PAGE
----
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The mystery of pricing in the US pharmaceutical industry: let middlemen make big difference

via:雷锋网     time:2018/9/15 7:02:16     readed:241

Note: PBM, the pharmaceutical welfare management, is a professional third-party service in the medical service market between drug payers (commercial insurance institutions and employers) and drug suppliers (pharmaceutical companies, pharmacies and hospitals, etc.). In order to improve the quality of medical services, it will affect the prescription behavior of doctors or pharmacists, and achieve the purpose of controlling the increase of drug costs, so as to improve the efficiency of medical expenditure.

CVS, the largest retail pharmacy and health management company in the United States, has the largest pharmaceutical welfare management company (PBM) in the United States. By the end of 2016, CVS had 9,750 retail pharmacies and more than 1,100 appointment-free “minute clinics”. PBM plans to have close to 90 million members and annual revenues of nearly $177.5 billion.

The following is the body content, Lei Feng network compiled on the basis of not changing the original intention:

Although not everyone read the legal notice sent by Ottumwa Express, in January, Mark Frahm, a pharmacist in Iowa, noticed the strangeness in the announcement.

For a long time, Frahm's South Side pharmacy usually buys medicines from distributors and distributes them to Wapello County Prison. After that, the pharmacy will get reimbursement from CVS HealthCorp. Because CVS manages the county's pharmacy benefits program.

But when he compared the newspaper announcement to his own record, Frahm saw a bottle of generic antipsychotics, CVS charged Wapello $198.22, and South Side pharmacy was only reimbursed $5.73.

So why does CVS charge up to $200 for a bottle of medicine and tell the pharmacy that it is worth less than $6? What did the company do for the remaining $192.49?

What Frahm found was the so-called spread pricing, and companies like CVS would significantly increase the price difference between the amount of drugs they reimburse at their drugstores and the fees they charge customers.

This is how drug benefit managers (PBMs) like CVS create some profit. But Frahm said he doesn't think the spread can be as many as tens of times.

“Intermediaries have to make some money, but we didn’t expect to make that much,” said Frahm, who said his pharmacy lost money in his prison account last year because CVS’s reimbursement was too small. “I thought everyone was playing fair.”

Spread pricing principle

Suppose a pharmacy costs $6 to buy a bottle of medicine.

When someone uses an employer to pay for insurance to dispense prescription drugs, their drug benefit manager (PBM) pays for the drug store – in this case $8 and the pharmacy earns $2.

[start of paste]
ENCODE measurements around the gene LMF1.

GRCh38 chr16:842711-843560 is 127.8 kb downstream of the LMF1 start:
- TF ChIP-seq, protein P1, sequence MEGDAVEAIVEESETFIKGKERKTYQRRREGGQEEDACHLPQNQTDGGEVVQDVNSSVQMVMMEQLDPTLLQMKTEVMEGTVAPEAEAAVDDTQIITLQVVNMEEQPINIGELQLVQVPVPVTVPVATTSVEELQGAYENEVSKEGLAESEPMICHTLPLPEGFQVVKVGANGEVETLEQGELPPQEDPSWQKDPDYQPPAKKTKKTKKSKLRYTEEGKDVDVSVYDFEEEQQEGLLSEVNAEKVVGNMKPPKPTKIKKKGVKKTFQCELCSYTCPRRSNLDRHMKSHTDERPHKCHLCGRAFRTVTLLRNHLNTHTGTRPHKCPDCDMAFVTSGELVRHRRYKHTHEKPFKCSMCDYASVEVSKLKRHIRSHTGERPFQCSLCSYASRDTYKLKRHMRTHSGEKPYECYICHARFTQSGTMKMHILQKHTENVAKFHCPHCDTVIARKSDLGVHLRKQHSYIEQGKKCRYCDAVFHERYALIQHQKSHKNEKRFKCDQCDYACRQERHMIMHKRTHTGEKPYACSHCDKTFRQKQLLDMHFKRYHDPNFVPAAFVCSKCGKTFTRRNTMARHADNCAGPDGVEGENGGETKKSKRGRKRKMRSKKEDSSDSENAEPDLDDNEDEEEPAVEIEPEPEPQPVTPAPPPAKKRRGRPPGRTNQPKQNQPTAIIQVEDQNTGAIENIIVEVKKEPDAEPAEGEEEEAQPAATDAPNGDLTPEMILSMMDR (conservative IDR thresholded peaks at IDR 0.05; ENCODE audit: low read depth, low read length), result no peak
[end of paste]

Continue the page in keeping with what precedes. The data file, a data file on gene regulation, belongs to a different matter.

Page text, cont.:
The drug benefit manager will charge the employer $16.

The difference between the amount PBM pays to the pharmacy and the fee charged to the employer is the spread, which is earned by PBM.

The spread will change frequently with the price.

Bloomberg analyzed the price increase of pharmacies and middlemen in the National Medicaid Program, and found that there are dozens of drugs with large spreads, and there is evidence that the spread is still expanding.

CVS is run by Woonsocket on Rhode Island and is known for tens of thousands of pharmacies across the United States, but more than 40% of the company's revenue comes from other businesses – managing prescription drug benefits for businesses and governments, until recently to Wapello County. Local prison.

Spread pricing is a common practice in the generics industry, and 90% of prescription generics distributed in the US use this pricing method. Generics usually cost a few cents compared to brand-name drugs, and the promotion of generics has been the key to controlling drug costs in the US—especially in the case of health care programs like Medicaid, which can be millions of low-income people. Provide medical services.

However, critics believe that because intermediaries transfer fees and markups to themselves, they cut subsidies that should be provided to generic drugs, so the price difference pricing may actually cover costs.

CVS and other PBMs say that people like Frahm are picking up with antipsychotic bottles because they want more money.

CVS Senior Director Richard Ponesse told Iowa legislators at a hearing in April that spread pricing is "not a secret to our customers." Many people choose it because it is more predictable than pharmacy pricing.